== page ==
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Spin doctor with a major story to tell

Mere mortals can get an idea of the developing magnitude of next year's Expo in Shanghai from the emerging figures. They help to paint a picture of the massive event's complexity and the colossus it is to become.

The overall budget totals 28.6 billion yuan (US$4.19 billion), broken down into 18 billion yuan for construction and 10.6 billion yuan for operating expenses. The state and local government will jointly spend 7.15 billion yuan, which is almost 40 percent of the total investment.

The site, on two sides of the Huangpu River is 5.28 square kilometers, twice the size of a country like Monaco and 20 times the size of the latest Expo in Zaragoza. More than 10,000 construction workers are currently working on the site.

Seventy million visitors are expected over the event's six months duration. There will be a total of 150,000 square meters of catering areas to serve the 400,000 visitors expected every day. Staff to run the site and pavilions is expected to be 200,000 a day.

It's already quite a story and the audience that should hear it is not only in China. That's why you can spare a thought for the man on the ground whose job is to spin all these facts and figures and the thousands of permutations of them and their attenuate angles into bite-size tangibles for international consumption.

Antoine Bourdeix, a 30-something French national, is the lead man in China for the company Publicis Consultants which won an international tender for the Expo public relations contract.

"The job involves advising the Expo bureau on general and overseas communication and working in key markets building media relations and monitoring who's saying what and where," he said this week.

A graduate of the Institut d'Etudes Politiques, Bourdeix earned a postgraduate degree in Political Science in the Netherlands and another in Communication Strategy in France.

His experience with Publicis Consultants since joining the company in 2000 has involved working on international press relations for institutions the World Bank and World Economic Forum and likewise for companies Cathay Pacific, Arcelor, Bel Group and Mo"t & Chandon.

He handled promotion for the European Central Bank's introduction of the euro currency banknotes and coins in 2002.

His China experience started in 2002 in preparation for a two-way Sino-French "cultural years" program which involved him coordinating press relations through to 2005 for the "Year of China in France" followed by the "Year of France in China." He arrived in China in 2004 and, in 2007, was appointed Publicis Consultants' chief representative.

"The (Sino-French program) was a vast two-way cultural exchange that involved more than 300 events in both countries. To manage the communications program, I worked within the French embassy in Beijing," he said.

"The year of China in France involved more than 300 events, including lighting up the Eiffel Tower in red and a Chinese New Year celebration on the Champs Elysees. For the year of France in China, there were a similar number of events with the highlights being a Jean Michelle Jarre concert at the Forbidden City and a touring Impressionists exhibition."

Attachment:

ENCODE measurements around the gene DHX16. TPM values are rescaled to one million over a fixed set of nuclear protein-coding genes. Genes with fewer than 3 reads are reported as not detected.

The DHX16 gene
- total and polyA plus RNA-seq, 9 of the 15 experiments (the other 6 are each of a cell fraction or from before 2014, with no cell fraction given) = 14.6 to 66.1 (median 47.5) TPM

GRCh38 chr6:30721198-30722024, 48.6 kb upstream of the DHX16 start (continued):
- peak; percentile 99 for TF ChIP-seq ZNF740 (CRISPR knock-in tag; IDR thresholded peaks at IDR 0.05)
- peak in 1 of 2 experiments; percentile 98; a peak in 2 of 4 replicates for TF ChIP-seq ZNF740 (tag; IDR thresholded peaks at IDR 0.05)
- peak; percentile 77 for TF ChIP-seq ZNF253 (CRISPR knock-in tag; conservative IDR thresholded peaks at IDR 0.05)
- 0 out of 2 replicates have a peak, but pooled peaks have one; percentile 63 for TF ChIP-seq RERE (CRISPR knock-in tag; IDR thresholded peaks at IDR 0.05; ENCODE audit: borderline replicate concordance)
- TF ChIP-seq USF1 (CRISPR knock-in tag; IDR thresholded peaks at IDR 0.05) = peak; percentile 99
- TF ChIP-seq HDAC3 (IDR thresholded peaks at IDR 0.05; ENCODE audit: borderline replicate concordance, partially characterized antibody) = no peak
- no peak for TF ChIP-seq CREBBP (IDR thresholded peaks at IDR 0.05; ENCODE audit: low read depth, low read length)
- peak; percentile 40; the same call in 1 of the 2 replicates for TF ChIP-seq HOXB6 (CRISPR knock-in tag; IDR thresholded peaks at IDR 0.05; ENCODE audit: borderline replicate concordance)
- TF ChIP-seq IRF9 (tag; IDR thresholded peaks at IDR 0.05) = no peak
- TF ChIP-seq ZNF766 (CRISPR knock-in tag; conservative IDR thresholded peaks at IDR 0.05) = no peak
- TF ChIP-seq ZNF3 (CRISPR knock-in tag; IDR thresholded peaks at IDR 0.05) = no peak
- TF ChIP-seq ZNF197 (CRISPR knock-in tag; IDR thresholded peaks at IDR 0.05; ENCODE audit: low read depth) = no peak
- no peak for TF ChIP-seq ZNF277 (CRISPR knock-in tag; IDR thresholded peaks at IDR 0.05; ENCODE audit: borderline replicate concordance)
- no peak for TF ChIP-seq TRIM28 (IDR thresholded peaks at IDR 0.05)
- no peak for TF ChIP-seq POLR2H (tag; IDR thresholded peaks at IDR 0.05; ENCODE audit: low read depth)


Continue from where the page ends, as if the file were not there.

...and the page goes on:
Impressive events, indeed, and a thorough introduction for him to China and France's long involvement in the Middle Kingdom, particularly Shanghai where Gallic culture is so evident.

Life is not all about champagne -- for Moet Chandon he managed the lighting up of the State of Liberty -- and culture for Bourdeix, however, as the public relations business also throws up disasters that need to be "spun" the right way. He has worked on several crisis communications cases for French and international clients, including Hong Kong's Cathay Pacific during SARS.

Bourdeix has comfortably segued into the mammoth Expo task at hand. "With the pitch, the call for tender, I started working on Shanghai Expo from the beginning of 2008 and will continue through to the end," he said.

"It's a big scale project so we have set up -- as we always do for these kind of projects -- an around-the-clock organization with core teams in China, the United States, France and Central Europe.

"Compared with other projects I have worked on, Shanghai Expo is different because it is a single event that lasts six months, while all the others were one shots or a series of events," he added.

"It's also different because of its scale, involving a projected 70 million visitors and a temporary city built in a few years that will be twice bigger than Monaco."

Publicis is the third-largest communication group in the world and is headquartered in Paris which is also home to the International Exhibitions Bureau, the organization charged with monitoring the frequency and quality of world expos.

"We worked for many cities, including Shanghai and Yeosu (the next international Expo in 2012), in their bidding for Expos as the bid and decision takes place in France," he said.

"So we know very well the principles of expos. It is not our French background that is important but more the international one," he said. And that's what the Shanghai Expo managers are counting on.


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